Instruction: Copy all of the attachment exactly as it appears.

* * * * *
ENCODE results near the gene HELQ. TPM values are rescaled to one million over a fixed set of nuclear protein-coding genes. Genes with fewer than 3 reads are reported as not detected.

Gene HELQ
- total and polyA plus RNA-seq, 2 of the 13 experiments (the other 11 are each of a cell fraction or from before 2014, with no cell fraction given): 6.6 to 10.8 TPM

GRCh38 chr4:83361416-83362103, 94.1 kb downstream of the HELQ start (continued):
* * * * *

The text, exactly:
ENCODE results near the gene HELQ. TPM values are rescaled to one million over a fixed set of nuclear protein-coding genes. Genes with fewer than 3 reads are reported as not detected.

Gene HELQ
- total and polyA plus RNA-seq, 2 of the 13 experiments (the other 11 are each of a cell fraction or from before 2014, with no cell fraction given): 6.6 to 10.8 TPM

GRCh38 chr4:83361416-83362103, 94.1 kb downstream of the HELQ start (continued):